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Should US Simplify Voter Registration?

Motor-voter bill is a solution in search of a problem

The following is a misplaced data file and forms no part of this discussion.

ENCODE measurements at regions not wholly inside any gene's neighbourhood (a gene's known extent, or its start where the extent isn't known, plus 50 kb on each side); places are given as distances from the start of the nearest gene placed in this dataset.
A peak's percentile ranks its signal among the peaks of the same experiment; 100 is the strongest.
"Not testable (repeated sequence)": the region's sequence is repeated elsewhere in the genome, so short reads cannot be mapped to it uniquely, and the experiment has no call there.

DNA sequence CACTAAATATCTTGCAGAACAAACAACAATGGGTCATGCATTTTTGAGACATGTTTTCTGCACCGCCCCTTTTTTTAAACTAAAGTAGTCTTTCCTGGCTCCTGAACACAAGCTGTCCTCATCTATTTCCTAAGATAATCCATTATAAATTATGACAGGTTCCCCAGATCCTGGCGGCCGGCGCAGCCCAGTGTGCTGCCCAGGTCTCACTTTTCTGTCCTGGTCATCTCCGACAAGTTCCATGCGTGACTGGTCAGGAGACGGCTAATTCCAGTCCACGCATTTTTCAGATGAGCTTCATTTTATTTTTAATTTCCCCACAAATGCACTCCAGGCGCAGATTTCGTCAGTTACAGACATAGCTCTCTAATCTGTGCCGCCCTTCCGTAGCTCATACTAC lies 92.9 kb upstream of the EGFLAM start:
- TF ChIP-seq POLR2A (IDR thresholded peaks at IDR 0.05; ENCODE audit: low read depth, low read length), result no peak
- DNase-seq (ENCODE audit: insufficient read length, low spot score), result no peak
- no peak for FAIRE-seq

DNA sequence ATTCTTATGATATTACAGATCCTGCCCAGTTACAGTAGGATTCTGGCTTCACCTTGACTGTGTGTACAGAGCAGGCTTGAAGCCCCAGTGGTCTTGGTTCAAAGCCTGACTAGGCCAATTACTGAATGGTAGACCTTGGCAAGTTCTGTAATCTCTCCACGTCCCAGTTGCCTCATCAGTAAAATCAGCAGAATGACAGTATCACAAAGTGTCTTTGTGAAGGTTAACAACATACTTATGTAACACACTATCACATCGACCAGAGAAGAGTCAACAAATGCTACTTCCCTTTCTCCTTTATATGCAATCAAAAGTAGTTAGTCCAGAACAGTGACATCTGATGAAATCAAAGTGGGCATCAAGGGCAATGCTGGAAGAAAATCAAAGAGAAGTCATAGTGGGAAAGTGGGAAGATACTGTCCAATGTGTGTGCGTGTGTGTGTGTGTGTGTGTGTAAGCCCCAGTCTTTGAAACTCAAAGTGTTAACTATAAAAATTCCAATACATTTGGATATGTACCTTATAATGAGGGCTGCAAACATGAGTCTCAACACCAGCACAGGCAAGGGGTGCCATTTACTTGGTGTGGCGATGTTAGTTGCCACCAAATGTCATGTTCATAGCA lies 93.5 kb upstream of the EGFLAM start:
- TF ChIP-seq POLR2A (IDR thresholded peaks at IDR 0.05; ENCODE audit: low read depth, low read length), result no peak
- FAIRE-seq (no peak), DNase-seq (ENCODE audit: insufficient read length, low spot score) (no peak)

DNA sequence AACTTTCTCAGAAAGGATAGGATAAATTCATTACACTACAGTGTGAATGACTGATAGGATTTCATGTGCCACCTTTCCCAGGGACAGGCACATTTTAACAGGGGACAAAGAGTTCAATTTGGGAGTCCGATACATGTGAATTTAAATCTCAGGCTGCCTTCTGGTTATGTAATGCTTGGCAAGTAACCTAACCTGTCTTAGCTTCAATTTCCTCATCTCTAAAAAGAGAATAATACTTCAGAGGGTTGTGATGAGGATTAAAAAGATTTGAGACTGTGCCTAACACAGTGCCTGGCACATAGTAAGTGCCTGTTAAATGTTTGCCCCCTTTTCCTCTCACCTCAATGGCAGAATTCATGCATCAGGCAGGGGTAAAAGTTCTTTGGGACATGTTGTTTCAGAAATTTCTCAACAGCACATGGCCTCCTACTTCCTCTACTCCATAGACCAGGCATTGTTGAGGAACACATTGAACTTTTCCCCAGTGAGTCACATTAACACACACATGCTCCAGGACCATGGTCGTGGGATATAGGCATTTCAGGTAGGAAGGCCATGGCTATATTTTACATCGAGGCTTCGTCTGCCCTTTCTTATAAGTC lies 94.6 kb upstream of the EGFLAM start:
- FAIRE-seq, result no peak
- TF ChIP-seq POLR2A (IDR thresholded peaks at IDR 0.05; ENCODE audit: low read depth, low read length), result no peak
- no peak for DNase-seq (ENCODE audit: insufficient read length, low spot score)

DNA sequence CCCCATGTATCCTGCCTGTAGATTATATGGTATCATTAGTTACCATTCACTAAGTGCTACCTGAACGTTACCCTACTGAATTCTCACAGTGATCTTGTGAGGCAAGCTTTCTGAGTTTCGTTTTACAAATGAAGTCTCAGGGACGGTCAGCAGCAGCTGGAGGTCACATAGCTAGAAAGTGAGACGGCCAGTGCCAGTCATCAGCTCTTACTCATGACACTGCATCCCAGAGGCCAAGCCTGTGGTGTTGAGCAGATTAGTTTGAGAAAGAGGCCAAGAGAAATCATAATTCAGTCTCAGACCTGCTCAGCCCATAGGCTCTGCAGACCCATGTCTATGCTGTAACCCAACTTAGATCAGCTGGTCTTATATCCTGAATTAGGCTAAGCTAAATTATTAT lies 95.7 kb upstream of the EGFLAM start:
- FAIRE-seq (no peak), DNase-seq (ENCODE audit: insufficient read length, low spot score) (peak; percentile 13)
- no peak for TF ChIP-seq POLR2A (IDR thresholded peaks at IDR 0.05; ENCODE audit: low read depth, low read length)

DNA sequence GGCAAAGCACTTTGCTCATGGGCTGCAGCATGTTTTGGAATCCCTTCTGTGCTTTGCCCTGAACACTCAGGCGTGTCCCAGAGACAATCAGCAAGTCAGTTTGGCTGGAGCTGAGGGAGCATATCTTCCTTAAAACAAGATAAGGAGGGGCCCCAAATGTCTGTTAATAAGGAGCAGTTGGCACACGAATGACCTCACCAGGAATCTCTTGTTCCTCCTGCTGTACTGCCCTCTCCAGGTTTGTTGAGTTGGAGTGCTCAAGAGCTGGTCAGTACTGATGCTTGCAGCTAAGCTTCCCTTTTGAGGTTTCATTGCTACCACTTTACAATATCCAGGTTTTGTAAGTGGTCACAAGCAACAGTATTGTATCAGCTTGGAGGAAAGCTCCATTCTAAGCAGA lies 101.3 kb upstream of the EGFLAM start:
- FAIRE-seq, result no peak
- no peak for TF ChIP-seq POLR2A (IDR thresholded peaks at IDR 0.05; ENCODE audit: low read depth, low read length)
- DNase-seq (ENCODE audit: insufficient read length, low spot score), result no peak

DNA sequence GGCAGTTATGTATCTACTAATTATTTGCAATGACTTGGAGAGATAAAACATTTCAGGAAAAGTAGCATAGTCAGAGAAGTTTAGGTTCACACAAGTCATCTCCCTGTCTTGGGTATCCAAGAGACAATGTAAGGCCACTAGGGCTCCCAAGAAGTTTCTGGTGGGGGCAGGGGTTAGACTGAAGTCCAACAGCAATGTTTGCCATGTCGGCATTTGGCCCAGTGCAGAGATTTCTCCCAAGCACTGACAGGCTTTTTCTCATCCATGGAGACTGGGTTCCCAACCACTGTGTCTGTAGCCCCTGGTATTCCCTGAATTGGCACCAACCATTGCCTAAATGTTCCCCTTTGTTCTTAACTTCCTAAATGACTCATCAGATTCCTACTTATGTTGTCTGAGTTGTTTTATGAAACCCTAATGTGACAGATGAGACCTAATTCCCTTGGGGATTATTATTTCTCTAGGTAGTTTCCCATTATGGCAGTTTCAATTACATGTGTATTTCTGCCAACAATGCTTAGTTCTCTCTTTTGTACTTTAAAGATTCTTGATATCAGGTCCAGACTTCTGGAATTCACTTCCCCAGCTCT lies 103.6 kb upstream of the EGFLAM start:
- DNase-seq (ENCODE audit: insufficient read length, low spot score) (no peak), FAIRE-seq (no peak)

WHAT I am about to say is heresy to some, blasphemy to others, and worst of all, politically incorrect: The so-called "motor-voter" bill is a solution in search of a problem.Others, although few dare say so publicly, have joined me in saying relatively low voter turnout is a sign of a content democracy. It is not indicative of a nation in decline or democracy imperiled. While people believe government at all levels is incompetent at best, they nevertheless perceive elections and voting as peripheral to their lives. Charles Krauthammer stated this view eloquently last year in an editorial for Time magazine: "Low voter turnout means that people see politics as quite marginal to their lives, as neither salvation nor ruin. That is healthy. Low voter turnout is a leading indicator of contentment. For a country founded on the notion that that government is best that governs least, it seems entirely proper that Americans should in large numbers register a preference against politics by staying home on Election Day." Like such observers, I do not advocate low turnout, I just recognize it for what it is. And what it is not. It is not the most pressing issue of our time. In support of this bill, we hear passionate speeches about higher voter turnout in other countries. Voices boom: "Even the Soviet Union had a higher turnout in their presidential election this summer than we did in '88." Of course. In the Soviet Union and Eastern Europe, democratic elections are a novelty. Penalties also are an effective incentive. Italy, Austria, and Belgium have the highest turnout among Western democracies. They also punish non-voters. Americans have the right not to vote, without fea r of reprisal. There are two sure means of increasing turnout: coercion and bribery. The motor-voter bill embodies yet another method, which is to make voting so extremely easy that even political couch potatoes will roll out and vote. It would require state and local governments to register voters through drivers' license applications, the mail, and public assistance offices. To set up this uniform voter registration system will cost the states millions of dollars - money that might otherwise be spent on better health care, education, and child nutrition. The motor-voter bill dumps this huge expense on state governments at a time when many states are being forced to shut down vital services, furlough workers, and raise taxes. Proponents say the cost is worth it, because it will register more voters. But it does not follow that those so registered will actually vote. A study prepared by the bipartisan Committee for the Study of the American Electorate found that: "Declining voter participation cannot be attributed to problems in registration and voting law, since it has occurred during a time when registration and voting law generally has been altered to make registration and voting easier." There is no evidence that the bill will increase turnout; there is ample indication that it will not. Perhaps the most disturbing aspect of the motor-voter bill is its potential to foster election fraud and thus debase the entire political process Several provisions of the bill have caused alarm among state and federal officials charged with ensuring the integrity of our electoral process. That is why the motor-voter bill is acquiring a new nickname: "auto-fraudo." One of the most dangerous provisions is the "escape clause" for states that cannot afford to comply with the bill. States that have election-day registration would not be subject to the provisions of the bill. The Justice Department has said this escape clause "would greatly impair the ability of the Department and the states to combat voting and election fraud ... [and] would totally preclude meaningful verification of voter eligibility, and thus allow easy corruption of the election process by the unsc rupulous." Thus, not only is this bill burdensome on states, and probably useless in increasing turnout, it also may undermine the integrity of the electoral process. For that reason alone, it should be defeated. Proponents of this bill say they just want to make it easier to vote. We should ask ourselves: How easy should voting be? Is it too much to ask that people have a passing interest in the political process, 10, 20, or 30 days prior to an election and that they go down to the Courthouse, or the library, to register? If we just want to make voting as easy as possible, technology may be the answer. Imagine "VOTE-TV." Press the remote control button corresponding to the candidate of your choice shown on the screen and do your bit for democracy. You could get back to "Jeopardy" or "Entertainment Tonight" before the commercial ends. To stimulate turnout, voters could automatically be eligible for a national lottery. Or we could just pay people to vote. That's what they do in parts of Kentucky. These are extreme illustrations, but how easy should it be?

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